Reform Leaders' Big Day on Capitol Hill - and the Work We Now Face

Inside Leadership

Reform Leaders' Big Day on Capitol Hill - and the Work We Now Face

Collage of Rabbi Rick Jacobs and other Reform leaders on Capitol Hill with members of the 116th Congress

I’m writing from the “Quiet Car” on a train back to New York after a long, wonderful day on Capitol Hill. I was in Washington, D.C., to celebrate with some old friends, and some new friends, as they were sworn in as members of the 116th Congress.

No matter your political leanings, it would have been difficult not to be inspired by the energy and new sense of possibility that was palpable all across the capital as the new Congress was installed. The diversity of the new class is remarkable and bodes well for our future; the record number of women in the freshman class was a story everywhere. Seeing a remarkably diverse cohort of elected leaders take their places in our legislature was a powerful reminder that, as Dr. Martin Luther King, Jr., taught us, “The arc of the moral universe is long, but it bends toward justice.”

I was honored to join the Religious Action Center of Reform Judaism’s leadership in distributing an important letter setting out our priorities to every member of the 116th Congress. I urge you to read it. Equally important, or so it seemed, we delivered babka to all the Jewish members of Congress! What a great way to get their attention – and their appreciation.

I was in Washington largely because I have been so inspired by my friend Jacky Rosen, the new Senator from Nevada, who was sworn in on a Hebrew Bible printed in 1814 on brief loan from the Library of Congress. I first met her when she became president of her Reform synagogue, Congregation Ner Tamid in Henderson, NV. She is one impressive and authentic leader, and I know she will quickly make an impact in the Senate.

I was also honored to congratulate the new senator from Utah, Mitt Romney. His op-ed this week in the Washington Post gave us a clear sense of how he’s approaching his new role – with moral clarity and backbone. Years ago, my colleague Rabbi Jonah Pesner, now director of the RAC, worked with Gov. Romney to bring about trailblazing health care reform in Massachusetts. That work reminds us that transformational change is possible when we make allies instead of enemies.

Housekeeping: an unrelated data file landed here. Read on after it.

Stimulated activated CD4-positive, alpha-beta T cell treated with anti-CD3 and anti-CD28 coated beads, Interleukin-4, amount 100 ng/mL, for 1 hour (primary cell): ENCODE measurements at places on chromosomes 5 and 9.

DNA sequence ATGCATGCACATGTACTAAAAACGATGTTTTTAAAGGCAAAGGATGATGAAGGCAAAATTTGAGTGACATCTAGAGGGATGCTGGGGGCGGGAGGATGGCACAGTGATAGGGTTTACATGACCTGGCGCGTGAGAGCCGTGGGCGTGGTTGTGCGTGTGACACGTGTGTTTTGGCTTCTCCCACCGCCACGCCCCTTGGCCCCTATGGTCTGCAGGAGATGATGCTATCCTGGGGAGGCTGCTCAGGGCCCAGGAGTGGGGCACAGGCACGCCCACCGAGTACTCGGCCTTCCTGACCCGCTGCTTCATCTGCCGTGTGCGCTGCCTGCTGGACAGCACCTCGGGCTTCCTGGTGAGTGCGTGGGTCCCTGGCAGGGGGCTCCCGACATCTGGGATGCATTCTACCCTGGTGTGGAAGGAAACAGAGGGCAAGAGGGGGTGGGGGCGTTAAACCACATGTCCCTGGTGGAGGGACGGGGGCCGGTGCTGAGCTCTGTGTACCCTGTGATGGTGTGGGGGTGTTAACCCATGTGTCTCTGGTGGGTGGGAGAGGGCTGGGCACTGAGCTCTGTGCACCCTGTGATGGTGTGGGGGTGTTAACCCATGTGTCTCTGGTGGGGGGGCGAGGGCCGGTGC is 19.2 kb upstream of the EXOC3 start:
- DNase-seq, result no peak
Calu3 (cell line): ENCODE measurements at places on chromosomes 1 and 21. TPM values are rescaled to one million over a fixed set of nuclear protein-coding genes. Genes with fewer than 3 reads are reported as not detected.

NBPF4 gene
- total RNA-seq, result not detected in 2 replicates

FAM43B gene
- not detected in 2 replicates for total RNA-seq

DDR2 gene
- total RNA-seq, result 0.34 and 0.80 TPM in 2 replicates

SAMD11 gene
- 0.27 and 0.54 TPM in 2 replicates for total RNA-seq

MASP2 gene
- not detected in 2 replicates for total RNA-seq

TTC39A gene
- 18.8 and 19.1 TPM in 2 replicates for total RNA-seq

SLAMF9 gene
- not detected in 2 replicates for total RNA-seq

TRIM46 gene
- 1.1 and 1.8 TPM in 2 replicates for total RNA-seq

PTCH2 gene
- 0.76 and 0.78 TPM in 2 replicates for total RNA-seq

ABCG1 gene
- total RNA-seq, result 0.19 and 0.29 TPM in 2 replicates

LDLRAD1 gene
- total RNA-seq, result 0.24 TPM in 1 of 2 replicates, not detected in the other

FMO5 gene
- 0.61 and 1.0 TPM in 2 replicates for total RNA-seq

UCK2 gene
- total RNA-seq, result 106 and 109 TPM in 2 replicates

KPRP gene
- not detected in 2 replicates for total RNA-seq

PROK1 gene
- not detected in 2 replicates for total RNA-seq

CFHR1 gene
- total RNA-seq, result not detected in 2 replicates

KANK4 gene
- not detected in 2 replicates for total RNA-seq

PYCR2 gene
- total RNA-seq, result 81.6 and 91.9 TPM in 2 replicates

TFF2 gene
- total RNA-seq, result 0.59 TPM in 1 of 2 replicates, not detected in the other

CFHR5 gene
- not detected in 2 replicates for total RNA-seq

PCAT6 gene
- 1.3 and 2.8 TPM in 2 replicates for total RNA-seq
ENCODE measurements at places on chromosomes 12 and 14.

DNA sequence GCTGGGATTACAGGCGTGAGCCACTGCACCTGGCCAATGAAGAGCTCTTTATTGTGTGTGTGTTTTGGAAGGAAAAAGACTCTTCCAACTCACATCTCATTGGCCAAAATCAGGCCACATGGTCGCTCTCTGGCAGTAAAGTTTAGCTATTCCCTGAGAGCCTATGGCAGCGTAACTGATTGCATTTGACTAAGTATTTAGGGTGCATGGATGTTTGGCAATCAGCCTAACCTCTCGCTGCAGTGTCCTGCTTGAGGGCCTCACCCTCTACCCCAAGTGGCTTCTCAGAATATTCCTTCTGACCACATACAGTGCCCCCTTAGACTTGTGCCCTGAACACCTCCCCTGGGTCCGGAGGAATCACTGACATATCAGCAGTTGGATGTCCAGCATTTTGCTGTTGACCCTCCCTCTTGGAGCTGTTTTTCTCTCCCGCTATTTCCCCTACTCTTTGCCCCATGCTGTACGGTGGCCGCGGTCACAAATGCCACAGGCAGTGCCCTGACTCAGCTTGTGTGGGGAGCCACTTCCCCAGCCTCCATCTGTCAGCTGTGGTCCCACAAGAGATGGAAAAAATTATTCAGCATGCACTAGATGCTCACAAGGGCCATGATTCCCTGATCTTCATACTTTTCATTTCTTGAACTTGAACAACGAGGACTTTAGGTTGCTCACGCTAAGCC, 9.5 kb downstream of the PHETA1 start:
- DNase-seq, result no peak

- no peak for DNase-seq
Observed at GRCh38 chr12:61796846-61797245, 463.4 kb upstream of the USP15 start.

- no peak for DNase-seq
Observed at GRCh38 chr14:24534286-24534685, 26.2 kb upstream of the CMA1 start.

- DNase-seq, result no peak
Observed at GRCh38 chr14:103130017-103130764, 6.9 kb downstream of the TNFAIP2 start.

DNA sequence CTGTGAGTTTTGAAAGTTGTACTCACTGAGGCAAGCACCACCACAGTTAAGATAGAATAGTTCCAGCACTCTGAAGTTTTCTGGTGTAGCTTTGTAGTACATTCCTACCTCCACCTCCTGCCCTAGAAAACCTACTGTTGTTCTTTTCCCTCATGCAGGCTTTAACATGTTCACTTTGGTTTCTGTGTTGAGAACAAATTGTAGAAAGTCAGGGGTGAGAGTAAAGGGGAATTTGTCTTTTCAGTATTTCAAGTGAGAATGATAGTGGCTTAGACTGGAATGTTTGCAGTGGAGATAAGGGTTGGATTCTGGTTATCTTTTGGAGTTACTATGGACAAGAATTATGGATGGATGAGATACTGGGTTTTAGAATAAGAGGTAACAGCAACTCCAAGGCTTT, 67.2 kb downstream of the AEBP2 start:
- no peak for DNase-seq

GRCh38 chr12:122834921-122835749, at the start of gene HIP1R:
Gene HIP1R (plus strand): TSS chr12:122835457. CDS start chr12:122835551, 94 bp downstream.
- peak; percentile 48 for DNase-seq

To have the most impact, our Reform leadership team spread out over Capitol Hill. Rabbi Pesner and Rabbi David Saperstein talked to Senate Minority Leader Chuck Schumer about how much we all learn from his rabbi, Rabbi Rachel Timoner of Congregation Beth Elohim in Brooklyn. I had the opportunity to congratulate longtime friend Rep. Jerry Nadler on becoming chair of the House Judiciary Committee.

I was able to congratulate now-Speaker of the House Nancy Pelosi, and had a meaningful conversation with Rep. Jamie Raskin of Maryland. I also was able to greet Senators Rob Portman of Ohio, Amy Klobuchar of Minnesota, and Maggie Hassan of New Hampshire. I even had a chance to meet the impressive new representative from Michigan, Elissa Slotkin, who served visitors to her office the legendary all-beef hot dogs invented by her great-grandfather.

There was just so much going on, and too many people in too-small rooms to meet everyone I wanted to see. I missed newly sworn-in representative Angie Craig of Minnesota (and of Congregation Shir Tikvah in St. Paul, MN!). Earlier this fall, during a visit to Memphis, I had seen the two representatives, David Kustoff and Steve Cohen – one a Republican and one a Democrat, both of whom are both members of Temple Israel of Memphis.

It was an important and exciting day, but now, the parties are over – and now, the work begins.

There has never been a better time for the Consultation on Conscience. Register to join us - and then learn more about the Reform Movement’s priorities for the 116th Congress, including how you can urge your members of Congress to take action.

Have something to say about this post? Join the conversation in The Tent, the social network for congregational leaders of the Reform Movement. You can also tweet us or tell us how you feel on Facebook.

Rabbi Rick Jacobs is the president of the Union for Reform Judaism (URJ), the largest Jewish movement in North America, with almost 900 congregations and nearly 1.5 million members. An innovative thought leader, dynamic visionary, and representative of progressive Judaism, he spent 20 years as the spiritual leader of Westchester Reform Temple in Scarsdale, NY. Deeply dedicated to global social justice issues, he has led disaster response efforts in Haiti and Darfur. Learn more about Rabbi Rick Jacobs.
 

Rabbi Rick Jacobs

Find More in The Tent

Learn more about this exciting new platform, where Reform congregational leaders connect with colleagues and peers who have similar concerns, interests and responsibilities.